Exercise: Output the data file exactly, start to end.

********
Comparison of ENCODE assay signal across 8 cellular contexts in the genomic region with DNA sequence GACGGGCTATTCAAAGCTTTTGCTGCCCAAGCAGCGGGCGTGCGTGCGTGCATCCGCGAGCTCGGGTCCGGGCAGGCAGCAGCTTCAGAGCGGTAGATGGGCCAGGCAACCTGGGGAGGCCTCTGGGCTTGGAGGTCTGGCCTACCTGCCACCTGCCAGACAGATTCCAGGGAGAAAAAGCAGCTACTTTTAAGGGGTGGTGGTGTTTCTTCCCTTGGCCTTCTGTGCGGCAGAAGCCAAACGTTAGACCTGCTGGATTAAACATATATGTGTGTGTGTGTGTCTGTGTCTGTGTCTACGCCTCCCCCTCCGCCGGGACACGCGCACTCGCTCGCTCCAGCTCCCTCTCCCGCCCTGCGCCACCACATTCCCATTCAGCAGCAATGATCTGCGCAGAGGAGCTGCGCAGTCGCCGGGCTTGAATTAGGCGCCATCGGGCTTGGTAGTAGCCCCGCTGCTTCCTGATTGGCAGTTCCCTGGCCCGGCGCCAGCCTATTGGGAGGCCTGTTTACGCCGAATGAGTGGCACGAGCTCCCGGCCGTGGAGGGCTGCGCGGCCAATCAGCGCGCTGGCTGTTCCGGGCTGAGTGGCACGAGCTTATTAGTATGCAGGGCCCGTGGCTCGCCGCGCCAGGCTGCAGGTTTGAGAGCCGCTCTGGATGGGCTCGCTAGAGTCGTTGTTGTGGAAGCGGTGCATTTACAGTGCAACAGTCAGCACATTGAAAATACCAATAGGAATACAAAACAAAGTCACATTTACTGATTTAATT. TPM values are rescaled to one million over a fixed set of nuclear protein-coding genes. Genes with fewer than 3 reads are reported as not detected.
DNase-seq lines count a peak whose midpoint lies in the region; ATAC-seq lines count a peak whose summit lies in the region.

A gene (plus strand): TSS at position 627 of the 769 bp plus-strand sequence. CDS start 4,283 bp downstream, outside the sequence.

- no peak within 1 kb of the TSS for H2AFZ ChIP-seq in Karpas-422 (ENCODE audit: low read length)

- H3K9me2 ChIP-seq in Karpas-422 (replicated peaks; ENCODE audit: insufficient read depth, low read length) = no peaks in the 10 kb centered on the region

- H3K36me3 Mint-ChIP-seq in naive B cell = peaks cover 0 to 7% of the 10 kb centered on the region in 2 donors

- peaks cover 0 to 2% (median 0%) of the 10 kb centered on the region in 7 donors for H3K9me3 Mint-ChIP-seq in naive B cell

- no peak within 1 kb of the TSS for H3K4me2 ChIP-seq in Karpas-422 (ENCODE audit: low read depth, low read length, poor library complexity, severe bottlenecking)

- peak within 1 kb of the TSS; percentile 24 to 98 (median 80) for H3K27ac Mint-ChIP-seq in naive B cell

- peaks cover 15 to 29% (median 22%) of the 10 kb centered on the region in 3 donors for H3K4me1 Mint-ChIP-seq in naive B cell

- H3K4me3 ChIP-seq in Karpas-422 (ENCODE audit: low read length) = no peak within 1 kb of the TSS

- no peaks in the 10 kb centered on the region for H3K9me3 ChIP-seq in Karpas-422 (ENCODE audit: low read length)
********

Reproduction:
Comparison of ENCODE assay signal across 8 cellular contexts in the genomic region with DNA sequence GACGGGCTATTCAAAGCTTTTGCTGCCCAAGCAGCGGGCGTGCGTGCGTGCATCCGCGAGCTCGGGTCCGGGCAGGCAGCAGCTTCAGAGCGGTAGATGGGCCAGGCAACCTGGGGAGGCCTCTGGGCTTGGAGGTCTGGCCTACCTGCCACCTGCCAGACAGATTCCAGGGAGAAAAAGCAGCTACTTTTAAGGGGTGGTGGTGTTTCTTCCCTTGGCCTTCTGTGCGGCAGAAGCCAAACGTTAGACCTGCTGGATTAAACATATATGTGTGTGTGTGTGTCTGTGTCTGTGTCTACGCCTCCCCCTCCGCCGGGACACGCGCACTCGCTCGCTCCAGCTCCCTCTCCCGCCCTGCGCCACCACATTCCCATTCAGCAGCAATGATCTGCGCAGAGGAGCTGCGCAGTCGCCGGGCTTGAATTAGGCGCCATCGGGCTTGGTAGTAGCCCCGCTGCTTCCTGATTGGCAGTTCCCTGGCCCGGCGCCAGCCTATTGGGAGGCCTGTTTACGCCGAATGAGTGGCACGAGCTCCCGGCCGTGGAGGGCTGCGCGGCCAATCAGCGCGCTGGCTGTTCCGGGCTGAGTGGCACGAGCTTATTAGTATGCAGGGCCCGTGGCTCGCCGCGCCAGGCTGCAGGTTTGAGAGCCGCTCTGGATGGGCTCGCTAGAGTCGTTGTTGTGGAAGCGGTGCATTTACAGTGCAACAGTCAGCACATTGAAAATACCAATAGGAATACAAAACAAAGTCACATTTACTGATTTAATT. TPM values are rescaled to one million over a fixed set of nuclear protein-coding genes. Genes with fewer than 3 reads are reported as not detected.
DNase-seq lines count a peak whose midpoint lies in the region; ATAC-seq lines count a peak whose summit lies in the region.

A gene (plus strand): TSS at position 627 of the 769 bp plus-strand sequence. CDS start 4,283 bp downstream, outside the sequence.

- no peak within 1 kb of the TSS for H2AFZ ChIP-seq in Karpas-422 (ENCODE audit: low read length)

- H3K9me2 ChIP-seq in Karpas-422 (replicated peaks; ENCODE audit: insufficient read depth, low read length) = no peaks in the 10 kb centered on the region

- H3K36me3 Mint-ChIP-seq in naive B cell = peaks cover 0 to 7% of the 10 kb centered on the region in 2 donors

- peaks cover 0 to 2% (median 0%) of the 10 kb centered on the region in 7 donors for H3K9me3 Mint-ChIP-seq in naive B cell

- no peak within 1 kb of the TSS for H3K4me2 ChIP-seq in Karpas-422 (ENCODE audit: low read depth, low read length, poor library complexity, severe bottlenecking)

- peak within 1 kb of the TSS; percentile 24 to 98 (median 80) for H3K27ac Mint-ChIP-seq in naive B cell

- peaks cover 15 to 29% (median 22%) of the 10 kb centered on the region in 3 donors for H3K4me1 Mint-ChIP-seq in naive B cell

- H3K4me3 ChIP-seq in Karpas-422 (ENCODE audit: low read length) = no peak within 1 kb of the TSS

- no peaks in the 10 kb centered on the region for H3K9me3 ChIP-seq in Karpas-422 (ENCODE audit: low read length)